You negotiated a payment plan with the IRS, and they have been leaving you alone. As long as you make that payment, IRS letters and calls are on hold, and things are OK.
But what if you have a sudden, unexpected expense. Or an unexpected reduction in income? What if you simply get to the point where you can’t make the payment?
You have options.
1. Call the IRS and ask for a breather. Believe it or not, the IRS is usually very accommodating if your situation is short-term. A call with a request to miss a month’s payment should get an IRS “yes.” Usually, for a one month breather, the IRS will barely require a reason. Make sure you make this call in advance of when your payment is due. Calling after the due date could be too late, putting your account in default.
Simple rule of thumb: The more time you request, the more the IRS will require. A change lasting more than a month may require more from you, such as an IRS collection information statement. (For example, if you had an unexpected car repair that drains you cash flow for two months, the IRS may want a copy of the repair bill.)
2. Update the IRS with information that you need the payment permanently reduced. This will likely require disclosure of your new financial situation. The IRS will need a new collection information statement – either Form 433A or 433F – showing your reduction in income or increase in living expenses. Be ready to provide the IRS with proof of the changes – paystubs with lower income, unemployment compensation, or on the expense side, items like higher medical expenses, car payment, or utility costs.
With the new financial statement, the IRS can reduce your payment, and even place your account in uncollectible status if you can no longer make a payment. (Uncollectible status is when the IRS makes a determination that forcing a payment plan would put you in economic hardship. The law prevents the IRS from entering into payment plans that create financial hardship.)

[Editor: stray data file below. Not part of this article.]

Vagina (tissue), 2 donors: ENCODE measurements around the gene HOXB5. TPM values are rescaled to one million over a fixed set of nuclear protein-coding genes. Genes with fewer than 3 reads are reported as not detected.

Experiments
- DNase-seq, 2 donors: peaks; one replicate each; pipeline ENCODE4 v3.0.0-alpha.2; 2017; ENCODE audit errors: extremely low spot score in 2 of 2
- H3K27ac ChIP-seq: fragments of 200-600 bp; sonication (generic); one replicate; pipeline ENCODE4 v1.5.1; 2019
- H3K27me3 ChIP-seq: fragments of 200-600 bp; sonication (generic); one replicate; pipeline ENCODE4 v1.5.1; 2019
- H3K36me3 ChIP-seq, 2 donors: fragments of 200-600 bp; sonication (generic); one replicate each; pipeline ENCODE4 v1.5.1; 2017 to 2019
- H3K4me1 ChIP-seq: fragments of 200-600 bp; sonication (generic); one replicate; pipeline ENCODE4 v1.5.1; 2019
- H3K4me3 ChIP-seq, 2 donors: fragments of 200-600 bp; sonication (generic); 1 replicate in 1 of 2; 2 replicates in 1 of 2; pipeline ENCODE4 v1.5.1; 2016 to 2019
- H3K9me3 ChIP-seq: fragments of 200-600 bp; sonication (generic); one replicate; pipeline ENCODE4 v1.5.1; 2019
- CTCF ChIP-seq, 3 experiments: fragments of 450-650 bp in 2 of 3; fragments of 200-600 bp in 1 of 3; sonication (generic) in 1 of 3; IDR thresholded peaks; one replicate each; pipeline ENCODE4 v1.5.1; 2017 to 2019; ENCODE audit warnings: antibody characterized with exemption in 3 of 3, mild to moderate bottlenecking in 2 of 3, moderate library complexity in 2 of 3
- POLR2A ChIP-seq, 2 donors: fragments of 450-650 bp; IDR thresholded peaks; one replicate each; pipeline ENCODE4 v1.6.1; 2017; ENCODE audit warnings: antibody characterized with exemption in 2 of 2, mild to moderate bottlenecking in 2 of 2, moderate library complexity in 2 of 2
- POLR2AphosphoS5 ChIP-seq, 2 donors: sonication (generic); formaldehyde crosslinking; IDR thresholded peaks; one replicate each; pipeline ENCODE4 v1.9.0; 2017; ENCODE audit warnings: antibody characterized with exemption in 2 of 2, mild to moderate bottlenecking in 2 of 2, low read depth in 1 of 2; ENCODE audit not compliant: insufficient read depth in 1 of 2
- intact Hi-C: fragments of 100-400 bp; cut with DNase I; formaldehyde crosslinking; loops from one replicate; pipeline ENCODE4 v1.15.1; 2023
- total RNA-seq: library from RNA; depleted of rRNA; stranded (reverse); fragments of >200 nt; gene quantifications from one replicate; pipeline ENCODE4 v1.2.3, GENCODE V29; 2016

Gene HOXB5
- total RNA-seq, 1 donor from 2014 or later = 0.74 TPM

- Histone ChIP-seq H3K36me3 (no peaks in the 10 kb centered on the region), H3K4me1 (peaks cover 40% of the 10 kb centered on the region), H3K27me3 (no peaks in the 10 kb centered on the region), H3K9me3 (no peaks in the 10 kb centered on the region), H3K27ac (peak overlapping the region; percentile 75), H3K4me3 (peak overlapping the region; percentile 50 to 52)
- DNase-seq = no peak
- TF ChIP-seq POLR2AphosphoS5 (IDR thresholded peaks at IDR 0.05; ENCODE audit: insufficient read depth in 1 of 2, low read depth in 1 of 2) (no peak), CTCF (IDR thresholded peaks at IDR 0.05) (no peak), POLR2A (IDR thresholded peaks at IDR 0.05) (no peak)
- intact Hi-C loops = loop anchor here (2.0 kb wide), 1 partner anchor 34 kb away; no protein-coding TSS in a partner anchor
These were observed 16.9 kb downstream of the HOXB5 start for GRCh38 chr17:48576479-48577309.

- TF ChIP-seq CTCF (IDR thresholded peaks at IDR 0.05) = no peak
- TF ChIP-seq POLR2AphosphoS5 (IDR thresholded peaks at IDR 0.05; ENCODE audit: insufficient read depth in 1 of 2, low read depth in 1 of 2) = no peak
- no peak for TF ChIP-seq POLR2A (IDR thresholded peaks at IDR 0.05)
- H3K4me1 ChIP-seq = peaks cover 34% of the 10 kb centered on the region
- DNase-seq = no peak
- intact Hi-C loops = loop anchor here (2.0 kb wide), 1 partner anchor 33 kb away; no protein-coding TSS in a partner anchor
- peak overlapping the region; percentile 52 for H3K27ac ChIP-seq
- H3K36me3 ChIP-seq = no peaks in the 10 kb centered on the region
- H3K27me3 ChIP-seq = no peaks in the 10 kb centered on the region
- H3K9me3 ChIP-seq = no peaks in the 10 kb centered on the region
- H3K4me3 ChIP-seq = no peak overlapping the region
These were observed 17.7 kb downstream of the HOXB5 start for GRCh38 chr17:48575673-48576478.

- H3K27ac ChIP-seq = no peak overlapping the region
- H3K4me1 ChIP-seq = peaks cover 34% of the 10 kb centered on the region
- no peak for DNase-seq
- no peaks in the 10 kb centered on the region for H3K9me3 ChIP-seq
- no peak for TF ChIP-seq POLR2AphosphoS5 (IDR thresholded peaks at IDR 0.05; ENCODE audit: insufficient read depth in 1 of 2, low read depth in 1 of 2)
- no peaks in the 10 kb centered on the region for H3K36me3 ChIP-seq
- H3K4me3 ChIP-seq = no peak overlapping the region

With the changed circumstance, you may be a good candidate for an offer in compromise or the filing of bankruptcy to resolve your debt.
3. Do nothing. If you do nothing and stop making the payments, the IRS will default your installment agreement. The month after you missed your payment, expect the IRS to send you a Notice of Intent to Terminate your Installment Agreement (IRS Notice CP523). This notice is required by law – specifically, Internal Revenue Code 6159(b)(5).
But just because your installment agreement has a pending default does not mean the IRS can immediately levy your wages or bank account. You have options – and protections – if default occurs.
After you receive the notice to terminate your installment agreement, the IRS will allow you 60 days to file an appeal disputing the intent to end the agreement. While those 60 days are pending, the IRS cannot take any levy action against you. If you file an appeal, the IRS can’t take any enforcement while the appeal is pending. The protections against levy during an appeal of defaulted installment agreement are law, and can be found in Internal Revenue Code 6331(k)(2).
If you want some time before you negotiate a new plan with the IRS, the appeal provides it and the IRS cannot collect while the appeal is pending.
The IRS can accommodate a changed financial situation. The IRS needs to know the changes to adjust your payment plan. The changes could be short-term and simply give you a month off from the payment, or could result in longer, more permanent relief, such as a reduced payment, uncollectible, or even an offer in compromise. Either way, you have options to put things back in place with the IRS when your payment needs to be changed.